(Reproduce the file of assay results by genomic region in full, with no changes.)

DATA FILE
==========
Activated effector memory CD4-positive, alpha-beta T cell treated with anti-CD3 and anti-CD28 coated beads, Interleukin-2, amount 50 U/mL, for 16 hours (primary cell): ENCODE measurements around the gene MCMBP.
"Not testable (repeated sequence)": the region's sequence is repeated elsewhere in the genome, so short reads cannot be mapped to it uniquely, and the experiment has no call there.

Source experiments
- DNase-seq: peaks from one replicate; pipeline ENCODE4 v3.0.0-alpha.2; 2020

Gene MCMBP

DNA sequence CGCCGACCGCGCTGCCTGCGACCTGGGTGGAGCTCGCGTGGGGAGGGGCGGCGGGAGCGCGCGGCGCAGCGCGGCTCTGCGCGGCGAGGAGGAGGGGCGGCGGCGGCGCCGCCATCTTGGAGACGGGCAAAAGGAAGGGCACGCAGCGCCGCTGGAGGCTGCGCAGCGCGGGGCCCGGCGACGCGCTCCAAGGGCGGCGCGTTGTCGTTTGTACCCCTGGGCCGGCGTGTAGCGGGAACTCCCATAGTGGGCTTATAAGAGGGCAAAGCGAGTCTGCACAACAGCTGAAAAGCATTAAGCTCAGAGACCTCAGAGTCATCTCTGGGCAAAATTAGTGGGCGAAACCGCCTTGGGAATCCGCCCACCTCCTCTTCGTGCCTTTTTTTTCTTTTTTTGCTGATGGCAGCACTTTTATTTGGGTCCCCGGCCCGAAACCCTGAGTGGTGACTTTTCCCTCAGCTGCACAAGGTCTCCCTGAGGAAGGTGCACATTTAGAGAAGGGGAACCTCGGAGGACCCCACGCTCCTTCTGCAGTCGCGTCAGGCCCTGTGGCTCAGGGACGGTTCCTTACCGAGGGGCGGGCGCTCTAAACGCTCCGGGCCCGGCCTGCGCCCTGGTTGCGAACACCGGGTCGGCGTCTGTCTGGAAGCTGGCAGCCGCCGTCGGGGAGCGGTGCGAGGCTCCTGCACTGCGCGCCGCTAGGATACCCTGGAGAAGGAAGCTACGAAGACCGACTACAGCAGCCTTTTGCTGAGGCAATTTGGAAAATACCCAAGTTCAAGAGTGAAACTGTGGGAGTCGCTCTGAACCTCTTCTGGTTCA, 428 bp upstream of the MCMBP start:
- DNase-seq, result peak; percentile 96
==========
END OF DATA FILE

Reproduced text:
Activated effector memory CD4-positive, alpha-beta T cell treated with anti-CD3 and anti-CD28 coated beads, Interleukin-2, amount 50 U/mL, for 16 hours (primary cell): ENCODE measurements around the gene MCMBP.
"Not testable (repeated sequence)": the region's sequence is repeated elsewhere in the genome, so short reads cannot be mapped to it uniquely, and the experiment has no call there.

Source experiments
- DNase-seq: peaks from one replicate; pipeline ENCODE4 v3.0.0-alpha.2; 2020

Gene MCMBP

DNA sequence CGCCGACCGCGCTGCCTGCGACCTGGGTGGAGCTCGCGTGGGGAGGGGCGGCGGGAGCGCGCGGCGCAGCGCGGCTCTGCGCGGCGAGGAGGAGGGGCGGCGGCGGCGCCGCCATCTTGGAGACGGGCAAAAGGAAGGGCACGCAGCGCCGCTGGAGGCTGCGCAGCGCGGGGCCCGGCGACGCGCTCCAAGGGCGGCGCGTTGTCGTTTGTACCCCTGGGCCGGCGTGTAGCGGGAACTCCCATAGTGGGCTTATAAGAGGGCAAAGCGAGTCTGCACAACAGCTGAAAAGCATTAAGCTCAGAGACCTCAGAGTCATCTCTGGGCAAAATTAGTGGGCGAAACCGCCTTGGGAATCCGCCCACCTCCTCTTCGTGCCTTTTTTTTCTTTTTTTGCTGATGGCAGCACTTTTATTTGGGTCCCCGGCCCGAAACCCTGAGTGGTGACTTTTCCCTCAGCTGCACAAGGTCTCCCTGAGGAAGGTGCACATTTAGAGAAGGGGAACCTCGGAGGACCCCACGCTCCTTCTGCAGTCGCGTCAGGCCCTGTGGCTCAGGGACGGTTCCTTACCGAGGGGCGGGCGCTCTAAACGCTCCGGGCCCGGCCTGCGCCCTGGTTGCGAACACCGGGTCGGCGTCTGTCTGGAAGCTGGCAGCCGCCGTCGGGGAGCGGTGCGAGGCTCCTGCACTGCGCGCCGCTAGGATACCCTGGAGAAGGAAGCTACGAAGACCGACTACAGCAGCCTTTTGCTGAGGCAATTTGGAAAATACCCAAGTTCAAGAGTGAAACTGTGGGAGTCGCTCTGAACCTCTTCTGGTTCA, 428 bp upstream of the MCMBP start:
- DNase-seq, result peak; percentile 96